When Rosalind woos Orlando in the Forest of Arden under the guise of ‘Ganymede’, Celia disapproves of Rosalind’s behaviour, creating some tension between them.

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  • Analyse Orlando

    Orlando is instantly besotted with Rosalind when he sees her at the wrestling match in Act 1. He is so desperately in love with her that he writes poetry addressed to her, which he pins on the trees in the Forest of Arden.

    Given how enamoured he is with Rosalind, a key question to ask is:

    How does Orlando feel about Ganymede and why does he agree to meet him?

    We’ve started to think below about Orlando’s opinion of Ganymede and why he might agree to go along with Rosalind’s disguise and her game. See if you can complete the grid to make four points that could answer this question. It doesn’t matter if you agree or not, as long as you can back it up! Looking at the following scenes might also help to collect evidence:

    • Act 3 Scene 2: Take a look at how Orlando responds when he first meets Ganymede in the forest.
    • Act 4 Scene 1: Examine how willingly Orlando plays along with Rosalind’s wooing game in this scene.
    • Act 5 Scene 2: Explore how openly Orlando continues to declare his love for Rosalind in Ganymede’s presence.

    Point

    Orlando is instantly intrigued by Ganymede, asking him lots of questions.

    Evidence

    ‘What would you?’
    ‘Who ambles time withal?’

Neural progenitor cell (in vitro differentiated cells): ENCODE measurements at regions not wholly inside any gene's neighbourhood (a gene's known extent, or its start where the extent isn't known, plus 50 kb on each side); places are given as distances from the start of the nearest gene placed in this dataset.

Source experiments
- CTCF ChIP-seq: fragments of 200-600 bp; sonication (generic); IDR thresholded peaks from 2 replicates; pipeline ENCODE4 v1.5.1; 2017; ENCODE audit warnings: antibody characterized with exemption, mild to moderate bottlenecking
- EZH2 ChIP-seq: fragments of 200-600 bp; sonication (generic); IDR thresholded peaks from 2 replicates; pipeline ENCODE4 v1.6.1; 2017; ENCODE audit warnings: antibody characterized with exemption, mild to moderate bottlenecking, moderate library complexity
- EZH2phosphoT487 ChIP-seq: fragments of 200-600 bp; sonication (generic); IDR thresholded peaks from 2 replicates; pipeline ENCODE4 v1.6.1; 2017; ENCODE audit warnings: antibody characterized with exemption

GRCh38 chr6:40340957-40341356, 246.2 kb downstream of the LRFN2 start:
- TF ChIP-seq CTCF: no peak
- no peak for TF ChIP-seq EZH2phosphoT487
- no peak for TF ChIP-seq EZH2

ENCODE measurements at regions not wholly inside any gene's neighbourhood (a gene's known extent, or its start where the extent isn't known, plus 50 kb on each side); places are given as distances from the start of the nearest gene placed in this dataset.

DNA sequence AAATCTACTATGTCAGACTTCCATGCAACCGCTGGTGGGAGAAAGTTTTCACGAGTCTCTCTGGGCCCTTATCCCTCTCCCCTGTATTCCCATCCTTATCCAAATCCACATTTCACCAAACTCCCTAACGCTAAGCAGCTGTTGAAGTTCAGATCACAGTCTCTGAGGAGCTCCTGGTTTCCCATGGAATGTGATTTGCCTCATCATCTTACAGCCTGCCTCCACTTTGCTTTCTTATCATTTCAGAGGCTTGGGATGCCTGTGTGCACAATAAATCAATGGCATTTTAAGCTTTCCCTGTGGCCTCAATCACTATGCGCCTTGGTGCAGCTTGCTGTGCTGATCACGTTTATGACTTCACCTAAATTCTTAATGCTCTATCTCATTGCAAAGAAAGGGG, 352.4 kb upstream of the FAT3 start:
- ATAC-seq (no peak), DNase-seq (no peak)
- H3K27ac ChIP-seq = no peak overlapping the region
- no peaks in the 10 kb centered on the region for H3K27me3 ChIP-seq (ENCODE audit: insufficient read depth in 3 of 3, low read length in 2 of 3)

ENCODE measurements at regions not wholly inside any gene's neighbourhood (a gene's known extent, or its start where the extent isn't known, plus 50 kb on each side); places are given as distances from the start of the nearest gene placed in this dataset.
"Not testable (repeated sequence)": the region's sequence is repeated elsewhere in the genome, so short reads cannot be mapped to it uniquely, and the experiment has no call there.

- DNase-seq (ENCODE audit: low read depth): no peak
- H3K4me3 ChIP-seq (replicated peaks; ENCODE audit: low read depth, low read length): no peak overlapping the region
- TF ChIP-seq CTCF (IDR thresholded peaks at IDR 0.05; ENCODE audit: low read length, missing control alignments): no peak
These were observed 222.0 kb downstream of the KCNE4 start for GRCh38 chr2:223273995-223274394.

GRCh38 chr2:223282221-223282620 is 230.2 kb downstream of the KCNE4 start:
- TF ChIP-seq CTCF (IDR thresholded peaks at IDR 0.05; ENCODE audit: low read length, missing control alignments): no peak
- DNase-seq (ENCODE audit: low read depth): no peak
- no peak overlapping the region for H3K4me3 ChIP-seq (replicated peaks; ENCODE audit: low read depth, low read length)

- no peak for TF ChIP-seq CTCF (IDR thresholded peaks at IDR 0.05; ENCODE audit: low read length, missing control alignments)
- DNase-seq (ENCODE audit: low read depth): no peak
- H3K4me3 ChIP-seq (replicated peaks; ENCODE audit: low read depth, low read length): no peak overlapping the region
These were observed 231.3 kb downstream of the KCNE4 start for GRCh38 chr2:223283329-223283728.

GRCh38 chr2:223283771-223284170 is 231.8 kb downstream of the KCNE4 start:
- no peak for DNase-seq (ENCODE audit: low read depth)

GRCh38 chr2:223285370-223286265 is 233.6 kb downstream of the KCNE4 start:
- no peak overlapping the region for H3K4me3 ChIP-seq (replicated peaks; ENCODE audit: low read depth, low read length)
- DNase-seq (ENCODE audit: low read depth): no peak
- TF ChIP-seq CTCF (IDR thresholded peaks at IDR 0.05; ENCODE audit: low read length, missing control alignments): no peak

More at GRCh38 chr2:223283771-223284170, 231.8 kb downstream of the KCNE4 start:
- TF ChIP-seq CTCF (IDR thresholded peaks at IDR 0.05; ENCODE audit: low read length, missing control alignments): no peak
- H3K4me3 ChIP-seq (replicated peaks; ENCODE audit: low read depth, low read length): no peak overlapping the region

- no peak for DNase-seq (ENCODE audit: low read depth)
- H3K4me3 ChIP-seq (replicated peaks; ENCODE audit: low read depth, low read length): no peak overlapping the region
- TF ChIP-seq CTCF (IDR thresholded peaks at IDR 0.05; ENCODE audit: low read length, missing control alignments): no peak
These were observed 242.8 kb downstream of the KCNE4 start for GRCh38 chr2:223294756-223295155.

‘Who doth he gallop withal?’
    ‘Where dwell you pretty youth?’ (3:2)

    Explanation

    When they meet in the woods, Rosalind, as Ganymede, approaches Orlando and leaps into making confident declarations about the nature of time and the habits of a ‘true lover’. Orlando is evidently curious and starts challenging Ganymede to expand on his opinions and assertions, before moving on to find out more personal information about him.

    Point

    Orlando seizes the opportunity to try and prove the strength of his love for Rosalind.

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    Point

    He enjoys playing along with the game and is happy to pretend to marry Rosalind.

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  • Analyse Oliver

    Oliver and Orlando’s relationship undergoes an enormous transformation through the play. At first they despise each other and Oliver treats Orlando really badly, forcing him to live in poverty. However, by the end of the play they are reconciled and Orlando has forgiven Oliver for that treatment. This is an enormous change for an actor to get their head around in order to be able to play the role of Oliver, so one important question to ask is: